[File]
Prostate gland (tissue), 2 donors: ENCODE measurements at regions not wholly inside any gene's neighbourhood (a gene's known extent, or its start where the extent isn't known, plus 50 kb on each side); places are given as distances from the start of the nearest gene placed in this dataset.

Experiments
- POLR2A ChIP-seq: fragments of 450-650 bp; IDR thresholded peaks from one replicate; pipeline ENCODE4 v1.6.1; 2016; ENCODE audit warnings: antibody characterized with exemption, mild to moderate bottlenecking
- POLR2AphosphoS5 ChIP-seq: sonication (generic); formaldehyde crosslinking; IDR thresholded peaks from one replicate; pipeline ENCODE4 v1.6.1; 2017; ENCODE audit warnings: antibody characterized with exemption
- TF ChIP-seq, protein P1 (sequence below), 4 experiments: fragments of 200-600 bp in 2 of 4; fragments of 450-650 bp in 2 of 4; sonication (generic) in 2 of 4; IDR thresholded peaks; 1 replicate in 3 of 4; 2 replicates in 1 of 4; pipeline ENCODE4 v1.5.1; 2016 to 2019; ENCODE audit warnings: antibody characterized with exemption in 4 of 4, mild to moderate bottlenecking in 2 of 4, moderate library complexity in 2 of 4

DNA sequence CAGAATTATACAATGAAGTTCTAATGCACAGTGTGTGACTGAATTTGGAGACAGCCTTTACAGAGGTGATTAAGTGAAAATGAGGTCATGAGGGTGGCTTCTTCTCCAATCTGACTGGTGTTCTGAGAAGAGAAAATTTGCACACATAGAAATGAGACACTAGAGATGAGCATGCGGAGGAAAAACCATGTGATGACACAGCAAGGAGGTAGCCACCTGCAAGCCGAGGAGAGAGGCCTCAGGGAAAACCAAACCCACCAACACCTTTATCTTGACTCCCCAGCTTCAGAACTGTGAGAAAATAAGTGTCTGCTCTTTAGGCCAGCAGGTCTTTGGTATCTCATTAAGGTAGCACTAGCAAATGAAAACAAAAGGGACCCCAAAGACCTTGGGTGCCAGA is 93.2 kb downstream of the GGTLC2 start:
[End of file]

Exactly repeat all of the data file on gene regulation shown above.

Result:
Prostate gland (tissue), 2 donors: ENCODE measurements at regions not wholly inside any gene's neighbourhood (a gene's known extent, or its start where the extent isn't known, plus 50 kb on each side); places are given as distances from the start of the nearest gene placed in this dataset.

Experiments
- POLR2A ChIP-seq: fragments of 450-650 bp; IDR thresholded peaks from one replicate; pipeline ENCODE4 v1.6.1; 2016; ENCODE audit warnings: antibody characterized with exemption, mild to moderate bottlenecking
- POLR2AphosphoS5 ChIP-seq: sonication (generic); formaldehyde crosslinking; IDR thresholded peaks from one replicate; pipeline ENCODE4 v1.6.1; 2017; ENCODE audit warnings: antibody characterized with exemption
- TF ChIP-seq, protein P1 (sequence below), 4 experiments: fragments of 200-600 bp in 2 of 4; fragments of 450-650 bp in 2 of 4; sonication (generic) in 2 of 4; IDR thresholded peaks; 1 replicate in 3 of 4; 2 replicates in 1 of 4; pipeline ENCODE4 v1.5.1; 2016 to 2019; ENCODE audit warnings: antibody characterized with exemption in 4 of 4, mild to moderate bottlenecking in 2 of 4, moderate library complexity in 2 of 4

DNA sequence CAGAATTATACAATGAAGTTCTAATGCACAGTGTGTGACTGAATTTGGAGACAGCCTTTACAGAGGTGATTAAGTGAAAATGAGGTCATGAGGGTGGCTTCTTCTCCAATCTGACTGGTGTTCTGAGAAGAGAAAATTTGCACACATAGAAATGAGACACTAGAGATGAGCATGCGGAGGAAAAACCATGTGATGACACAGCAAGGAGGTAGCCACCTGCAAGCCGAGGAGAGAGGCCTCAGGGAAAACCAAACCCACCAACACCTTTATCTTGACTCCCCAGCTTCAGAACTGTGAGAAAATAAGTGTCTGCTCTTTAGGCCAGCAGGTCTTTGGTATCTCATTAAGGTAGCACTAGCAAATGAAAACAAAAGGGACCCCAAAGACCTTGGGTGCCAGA is 93.2 kb downstream of the GGTLC2 start: